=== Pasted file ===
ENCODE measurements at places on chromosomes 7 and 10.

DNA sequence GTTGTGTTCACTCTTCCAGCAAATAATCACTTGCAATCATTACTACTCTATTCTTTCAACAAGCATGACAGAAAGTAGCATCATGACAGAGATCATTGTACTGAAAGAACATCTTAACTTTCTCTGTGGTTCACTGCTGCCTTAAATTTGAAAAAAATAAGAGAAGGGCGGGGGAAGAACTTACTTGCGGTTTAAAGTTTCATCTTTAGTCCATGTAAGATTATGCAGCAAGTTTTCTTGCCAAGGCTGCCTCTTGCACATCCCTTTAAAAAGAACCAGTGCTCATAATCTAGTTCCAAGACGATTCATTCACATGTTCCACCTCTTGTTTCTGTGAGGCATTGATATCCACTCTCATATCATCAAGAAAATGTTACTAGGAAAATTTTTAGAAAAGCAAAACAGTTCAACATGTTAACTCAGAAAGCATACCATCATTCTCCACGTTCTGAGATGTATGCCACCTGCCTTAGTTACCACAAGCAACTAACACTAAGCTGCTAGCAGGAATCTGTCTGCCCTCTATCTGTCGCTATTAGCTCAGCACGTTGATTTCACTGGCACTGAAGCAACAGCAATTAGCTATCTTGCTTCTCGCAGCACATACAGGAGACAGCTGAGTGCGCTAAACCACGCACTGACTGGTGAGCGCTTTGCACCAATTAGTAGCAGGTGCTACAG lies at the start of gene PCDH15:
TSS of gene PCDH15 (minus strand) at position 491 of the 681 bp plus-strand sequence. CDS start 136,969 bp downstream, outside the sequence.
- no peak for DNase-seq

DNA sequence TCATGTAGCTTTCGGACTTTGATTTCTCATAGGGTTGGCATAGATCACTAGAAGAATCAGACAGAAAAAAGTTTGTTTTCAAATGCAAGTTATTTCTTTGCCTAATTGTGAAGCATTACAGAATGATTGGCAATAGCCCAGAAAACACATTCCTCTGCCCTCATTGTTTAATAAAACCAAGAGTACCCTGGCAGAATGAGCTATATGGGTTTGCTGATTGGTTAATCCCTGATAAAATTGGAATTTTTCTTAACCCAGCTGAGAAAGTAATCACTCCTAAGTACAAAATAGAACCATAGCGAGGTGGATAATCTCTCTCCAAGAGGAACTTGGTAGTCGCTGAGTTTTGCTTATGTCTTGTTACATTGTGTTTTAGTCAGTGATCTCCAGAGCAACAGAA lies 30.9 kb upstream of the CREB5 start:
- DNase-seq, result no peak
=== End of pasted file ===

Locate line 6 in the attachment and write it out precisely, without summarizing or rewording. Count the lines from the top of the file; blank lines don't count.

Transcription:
- DNase-seq, result no peak